As a communications major in college and a professional in the field, I was captivated by the new technology that hopped over TV networks and radio stations and PR folk like me to post its own reality. Simply put, everything old was new again.
It took hours for me to finish a simple online article, because any reference that I didn’t understand, such as virtual worlds (SecondLife), or channels like Twitter that took weekends to master, I clicked off to explore and teach myself. My first blog, using Google’s Blogger chronicled a Baby Boomer’s leap into modern communications. Communications Goddess represented the self-confidence I had achieved while sharing my delight at the new tools the Internet steadily delivered.
In 2009, I started annual treks to attend BlogHer conferences in New York, Chicago and San Diego. Women – more than 2,000 of them – filled me with their energy and determination to have their voices heard. It was at BlogHer that I began to see blogging as a business. Soon after, I admitted that there were hundreds of bloggers with larger audiences, deeper pockets, and stronger resumes across the Net with social media blogs just like mine.
In March 2011, I flew to Austin, Texas to attend South by Southwest Interactive, a nine-day celebration of all things digital and online. It was there, in a session about how women connect with brands online, that I said aloud for the first time, “I can’t find myself online.”
By then, I was a 56-year-old woman who was not the mother of a teenager, nor an empty nester, nor a grandmother, nor fertile and still trying to conceive. I was not anti-child, anti-procreation or anti-anything. I was pro-me and, in all of cyberspace, I couldn’t find anyone like me. It hurt.
Someone suggested I start a website, and I responded that there was no way to avoid “mean girls” who don’t like children or their mothers. That’s definitely not me.
I thought the subject was closed, until another attendee urged me to follow up on the idea that Madison Avenue and everyone else were overlooking millions of women. I listened, and soon found US Census Bureau reports that the number of American NotMoms was the highest since tracking began in 1976. Today, one of every six American women will never give birth and nations worldwide are reporting historic levels.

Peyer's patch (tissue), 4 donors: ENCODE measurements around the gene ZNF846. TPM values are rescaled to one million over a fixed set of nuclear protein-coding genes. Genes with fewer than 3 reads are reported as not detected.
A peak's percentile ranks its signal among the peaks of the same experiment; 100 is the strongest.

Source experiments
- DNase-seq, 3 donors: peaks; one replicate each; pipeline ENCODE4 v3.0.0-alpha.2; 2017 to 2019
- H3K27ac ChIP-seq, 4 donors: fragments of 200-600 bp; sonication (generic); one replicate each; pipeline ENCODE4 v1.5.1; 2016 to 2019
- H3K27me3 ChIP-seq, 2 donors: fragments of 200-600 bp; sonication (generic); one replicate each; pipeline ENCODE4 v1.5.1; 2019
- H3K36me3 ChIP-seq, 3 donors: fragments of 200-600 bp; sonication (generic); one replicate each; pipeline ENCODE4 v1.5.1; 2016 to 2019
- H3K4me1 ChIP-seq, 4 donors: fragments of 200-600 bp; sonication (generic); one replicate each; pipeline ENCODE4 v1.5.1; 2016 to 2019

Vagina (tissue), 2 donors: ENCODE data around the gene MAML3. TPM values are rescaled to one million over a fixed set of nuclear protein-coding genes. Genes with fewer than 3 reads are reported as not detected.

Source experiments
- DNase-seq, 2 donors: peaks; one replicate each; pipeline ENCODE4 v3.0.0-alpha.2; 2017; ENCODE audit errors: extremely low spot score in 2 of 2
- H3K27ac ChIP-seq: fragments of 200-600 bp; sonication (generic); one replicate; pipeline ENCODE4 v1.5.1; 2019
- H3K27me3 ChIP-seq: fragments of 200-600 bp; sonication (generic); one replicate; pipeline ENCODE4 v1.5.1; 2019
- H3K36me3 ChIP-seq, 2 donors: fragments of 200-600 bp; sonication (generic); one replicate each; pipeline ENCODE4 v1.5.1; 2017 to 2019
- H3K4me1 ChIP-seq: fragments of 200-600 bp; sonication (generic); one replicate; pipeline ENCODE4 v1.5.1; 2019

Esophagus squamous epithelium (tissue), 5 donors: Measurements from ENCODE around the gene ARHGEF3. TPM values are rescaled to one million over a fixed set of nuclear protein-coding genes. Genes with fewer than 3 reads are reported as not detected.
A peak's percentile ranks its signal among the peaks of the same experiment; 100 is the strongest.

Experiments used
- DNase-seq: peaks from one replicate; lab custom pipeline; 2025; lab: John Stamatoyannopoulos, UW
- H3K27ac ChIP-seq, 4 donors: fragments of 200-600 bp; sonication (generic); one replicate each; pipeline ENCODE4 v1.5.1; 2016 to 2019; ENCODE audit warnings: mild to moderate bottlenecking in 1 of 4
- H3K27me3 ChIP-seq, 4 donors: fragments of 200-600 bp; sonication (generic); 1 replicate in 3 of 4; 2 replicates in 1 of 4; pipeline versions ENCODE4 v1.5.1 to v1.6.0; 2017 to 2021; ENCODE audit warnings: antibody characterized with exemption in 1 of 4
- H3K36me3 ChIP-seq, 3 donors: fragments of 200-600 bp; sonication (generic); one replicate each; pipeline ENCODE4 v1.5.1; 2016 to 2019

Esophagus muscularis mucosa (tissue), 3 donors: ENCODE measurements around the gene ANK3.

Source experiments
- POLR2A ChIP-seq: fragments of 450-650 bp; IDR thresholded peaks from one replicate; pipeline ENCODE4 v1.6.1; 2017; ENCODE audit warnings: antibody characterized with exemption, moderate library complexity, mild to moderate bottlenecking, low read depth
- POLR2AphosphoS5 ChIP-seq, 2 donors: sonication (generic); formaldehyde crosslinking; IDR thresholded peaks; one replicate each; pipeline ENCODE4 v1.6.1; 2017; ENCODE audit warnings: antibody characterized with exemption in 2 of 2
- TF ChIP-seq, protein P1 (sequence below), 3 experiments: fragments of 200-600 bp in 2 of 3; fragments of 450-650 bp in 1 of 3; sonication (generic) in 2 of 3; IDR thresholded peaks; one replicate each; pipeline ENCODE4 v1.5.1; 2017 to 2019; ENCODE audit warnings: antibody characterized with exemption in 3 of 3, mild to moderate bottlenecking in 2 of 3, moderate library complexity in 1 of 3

I officially launched the new blog on Mother’s Day 2012 and named it The NotMom because of the many, many times I have been called to explain that, “No, I do not have children. I am not a Mom.”
If a woman isn’t a Mom in our Mom-centered world, she often feels adrift without a tribe, a community of her own. It’s easy for people to accept, without full comprehension, the universal power and influence of the title that is “Mom”.
Young Moms, single Moms, special needs Moms, Moms-to-be, adoptive Moms, military Moms, celebrity Moms, adoptive Moms, empty nest Moms, Moms of multiples, mocha Moms, first-time Moms and soccer Moms are all linked at a visceral level impossible to replicate. When a woman is not and will never be any type of Mom, even those women who chose to live childfree may feel overlooked and repeatedly out of place.
American in focus but global in scope, The NotMom is distinguished online by its embrace of women who once dreamed of motherhood as well as those who never did. Now approaching its fifth anniversary, the brand engages and influences a growing community of more than 25,000 childless and childfree women age 26 and up through the blog, events and social networks.
The NotMom Summit, the only conference of its kind in the world, brings these women together offline to acknowledge and enhance the shared aspects of their lives. The inaugural event drew women from three continents, five countries (Canada, China, England, Iceland and the US) and 18 states, proving that the interest in such a gathering has value.
The 2017 NotMom Summit will be on October 6-7, 2017 in Cleveland, Ohio, and once again I am working hard to partner with major sponsors open to recognizing the potential of this important niche market. With my husband’s blessing and enthusiastic support, I am embroiled in the adventure of my life at age 61.
The NotMom has won a $5,000 prize from a northeast Ohio program for entrepreneurial women and scored international media coverage including Fortune, Black Enterprise, CNN.com, The Atlantic and The New York Times (twice!). No matter how this story ends, I will never regret chasing a dream to find my own community, and to help other women find theirs.
Karen is the founding voice & chief executive of The NotMom.com and featured by The New York Times as a leading expert on issues about women without children by chance or by choice. For more information on the 2017 NotMom Summit, go to: https://notMomsummit2017.sched.org.